Collectively, this study provided the evidence that norcantharidin improved immune functioning through increase of CD4+ and CD8+ T lymphocytes and up-regulation of IgG, IL-12, IFN-γ, and IL-6 in cyclophosphamide-induced immunosuppressive mice. This study established that norcantharidin might be a potent immunomodulatory agent in patients with chemotherapy-induced immunosuppression through regulation of circBCL2L1/miR-30c-3-3p/TRAF6. However, the role of norcantharidin/circBCL2L1/miR-30c-3-3p/TRAF6 in humoral and cellular immune functions in cyclophosphamide-induced immunosuppressive mice should be investigated in the future research.
This work was supported by Support Medical Care Plan Project in 2021. (Grant No. 2021-101).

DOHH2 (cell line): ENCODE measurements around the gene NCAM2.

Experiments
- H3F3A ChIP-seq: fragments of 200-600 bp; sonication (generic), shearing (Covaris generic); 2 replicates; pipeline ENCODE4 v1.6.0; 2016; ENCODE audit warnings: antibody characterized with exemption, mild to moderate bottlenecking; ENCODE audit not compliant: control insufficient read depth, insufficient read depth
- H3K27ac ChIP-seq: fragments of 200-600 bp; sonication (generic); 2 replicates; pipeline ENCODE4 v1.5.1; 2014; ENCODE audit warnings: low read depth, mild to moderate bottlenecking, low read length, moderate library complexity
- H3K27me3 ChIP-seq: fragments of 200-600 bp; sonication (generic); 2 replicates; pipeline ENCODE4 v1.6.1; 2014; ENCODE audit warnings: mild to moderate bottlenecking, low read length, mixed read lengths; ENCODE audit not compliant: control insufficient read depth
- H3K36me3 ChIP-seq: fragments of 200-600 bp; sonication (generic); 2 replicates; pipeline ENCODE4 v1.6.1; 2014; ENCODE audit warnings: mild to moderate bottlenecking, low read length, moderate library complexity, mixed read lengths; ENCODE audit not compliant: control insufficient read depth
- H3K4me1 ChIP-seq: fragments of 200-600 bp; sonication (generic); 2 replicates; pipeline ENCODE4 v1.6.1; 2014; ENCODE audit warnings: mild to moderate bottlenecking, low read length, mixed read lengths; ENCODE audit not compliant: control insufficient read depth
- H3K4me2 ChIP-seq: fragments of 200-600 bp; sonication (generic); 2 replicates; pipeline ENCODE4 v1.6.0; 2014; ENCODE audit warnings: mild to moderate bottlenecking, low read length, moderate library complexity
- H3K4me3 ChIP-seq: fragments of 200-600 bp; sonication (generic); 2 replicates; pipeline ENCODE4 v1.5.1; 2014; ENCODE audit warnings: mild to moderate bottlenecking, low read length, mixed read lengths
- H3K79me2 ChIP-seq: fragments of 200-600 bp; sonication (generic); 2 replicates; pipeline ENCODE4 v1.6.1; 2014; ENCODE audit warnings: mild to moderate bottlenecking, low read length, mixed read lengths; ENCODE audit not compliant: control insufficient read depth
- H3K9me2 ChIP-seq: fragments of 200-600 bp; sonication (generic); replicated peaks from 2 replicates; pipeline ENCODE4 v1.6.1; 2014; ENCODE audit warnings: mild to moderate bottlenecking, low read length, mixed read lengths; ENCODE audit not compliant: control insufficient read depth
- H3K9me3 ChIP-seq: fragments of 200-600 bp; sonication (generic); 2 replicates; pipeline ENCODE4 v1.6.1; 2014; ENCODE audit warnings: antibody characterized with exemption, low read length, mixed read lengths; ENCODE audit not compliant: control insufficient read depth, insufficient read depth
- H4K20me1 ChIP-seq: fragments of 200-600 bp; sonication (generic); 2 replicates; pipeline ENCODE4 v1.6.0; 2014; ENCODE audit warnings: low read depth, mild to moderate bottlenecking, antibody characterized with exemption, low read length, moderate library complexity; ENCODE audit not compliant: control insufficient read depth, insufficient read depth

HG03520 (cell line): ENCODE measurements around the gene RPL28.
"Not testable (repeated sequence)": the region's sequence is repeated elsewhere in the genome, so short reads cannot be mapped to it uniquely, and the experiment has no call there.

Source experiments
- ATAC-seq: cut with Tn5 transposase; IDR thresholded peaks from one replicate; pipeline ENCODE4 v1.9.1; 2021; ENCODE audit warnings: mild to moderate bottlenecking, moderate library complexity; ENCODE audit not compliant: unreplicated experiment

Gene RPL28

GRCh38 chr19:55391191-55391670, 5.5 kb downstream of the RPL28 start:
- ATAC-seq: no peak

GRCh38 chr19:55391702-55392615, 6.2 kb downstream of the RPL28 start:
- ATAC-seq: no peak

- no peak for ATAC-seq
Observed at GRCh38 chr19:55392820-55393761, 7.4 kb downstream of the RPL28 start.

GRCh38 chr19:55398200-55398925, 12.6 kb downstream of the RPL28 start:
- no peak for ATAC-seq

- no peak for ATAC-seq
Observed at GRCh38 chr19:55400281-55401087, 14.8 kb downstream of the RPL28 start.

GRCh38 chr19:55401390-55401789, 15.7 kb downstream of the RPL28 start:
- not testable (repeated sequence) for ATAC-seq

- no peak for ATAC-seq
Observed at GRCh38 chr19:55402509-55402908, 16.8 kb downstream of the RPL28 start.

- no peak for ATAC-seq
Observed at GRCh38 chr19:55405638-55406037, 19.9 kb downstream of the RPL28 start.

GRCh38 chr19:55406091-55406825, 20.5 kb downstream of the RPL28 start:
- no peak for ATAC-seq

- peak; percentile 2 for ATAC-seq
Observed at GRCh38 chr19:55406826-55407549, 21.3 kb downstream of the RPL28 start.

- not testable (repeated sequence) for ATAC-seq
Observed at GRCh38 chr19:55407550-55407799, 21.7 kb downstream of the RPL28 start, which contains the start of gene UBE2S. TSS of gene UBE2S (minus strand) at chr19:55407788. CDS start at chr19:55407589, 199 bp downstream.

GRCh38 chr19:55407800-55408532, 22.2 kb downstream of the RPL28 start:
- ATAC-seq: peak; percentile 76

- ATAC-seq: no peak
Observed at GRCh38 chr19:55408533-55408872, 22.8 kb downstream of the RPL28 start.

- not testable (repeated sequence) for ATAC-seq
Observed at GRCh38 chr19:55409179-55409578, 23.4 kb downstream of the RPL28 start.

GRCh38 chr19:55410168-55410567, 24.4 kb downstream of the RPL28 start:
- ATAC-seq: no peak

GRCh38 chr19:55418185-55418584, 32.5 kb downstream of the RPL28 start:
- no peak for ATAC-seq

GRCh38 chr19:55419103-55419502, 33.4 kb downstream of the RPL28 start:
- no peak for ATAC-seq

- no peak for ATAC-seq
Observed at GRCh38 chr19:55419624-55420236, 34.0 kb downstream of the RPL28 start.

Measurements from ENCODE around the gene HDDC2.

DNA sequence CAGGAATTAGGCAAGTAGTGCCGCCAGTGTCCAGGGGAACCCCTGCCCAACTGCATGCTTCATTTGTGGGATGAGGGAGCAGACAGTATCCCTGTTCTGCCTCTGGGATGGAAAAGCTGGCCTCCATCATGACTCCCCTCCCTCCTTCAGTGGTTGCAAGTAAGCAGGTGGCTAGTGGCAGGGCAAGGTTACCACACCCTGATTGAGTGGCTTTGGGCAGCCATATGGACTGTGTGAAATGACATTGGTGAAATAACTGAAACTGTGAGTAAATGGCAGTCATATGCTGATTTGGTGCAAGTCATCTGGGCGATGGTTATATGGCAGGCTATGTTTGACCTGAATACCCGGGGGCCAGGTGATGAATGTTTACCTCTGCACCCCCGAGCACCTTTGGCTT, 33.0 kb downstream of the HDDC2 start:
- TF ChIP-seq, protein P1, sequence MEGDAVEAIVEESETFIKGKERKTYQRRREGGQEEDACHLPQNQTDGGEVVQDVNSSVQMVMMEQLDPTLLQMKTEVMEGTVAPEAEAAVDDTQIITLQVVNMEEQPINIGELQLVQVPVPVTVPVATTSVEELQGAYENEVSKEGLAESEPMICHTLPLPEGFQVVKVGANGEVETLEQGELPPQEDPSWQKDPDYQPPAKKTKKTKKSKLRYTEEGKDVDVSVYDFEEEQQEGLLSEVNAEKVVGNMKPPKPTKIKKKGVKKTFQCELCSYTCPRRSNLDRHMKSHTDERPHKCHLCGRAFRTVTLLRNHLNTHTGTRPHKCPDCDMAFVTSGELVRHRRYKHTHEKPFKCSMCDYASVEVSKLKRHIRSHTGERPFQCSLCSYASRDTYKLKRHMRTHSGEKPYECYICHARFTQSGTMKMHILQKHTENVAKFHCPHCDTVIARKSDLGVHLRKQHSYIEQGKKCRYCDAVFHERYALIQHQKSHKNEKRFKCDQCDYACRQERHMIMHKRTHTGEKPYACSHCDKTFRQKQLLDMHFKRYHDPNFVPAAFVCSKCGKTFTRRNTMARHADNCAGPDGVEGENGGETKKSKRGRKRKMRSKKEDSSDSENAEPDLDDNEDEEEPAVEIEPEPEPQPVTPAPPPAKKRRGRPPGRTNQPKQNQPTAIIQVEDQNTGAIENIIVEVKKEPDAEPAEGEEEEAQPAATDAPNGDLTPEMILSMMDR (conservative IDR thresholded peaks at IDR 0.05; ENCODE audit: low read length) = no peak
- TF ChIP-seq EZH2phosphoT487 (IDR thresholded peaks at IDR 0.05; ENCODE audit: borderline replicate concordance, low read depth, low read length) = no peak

The authors had no conflicts of interest to disclose.
The authors declare that all data supporting the findings of this study are available in the paper, and any raw data are obtained from the corresponding author upon request.
Guochuan Wang and Yali Zhang designed the experiments and Xiaolu Zhou carried them out. Mei Yang analyzed and interpreted the data. Xiaoyu Ma and Xin Liu prepared the manuscript with contributions from all co-authors. All authors have read and approved the final manuscript.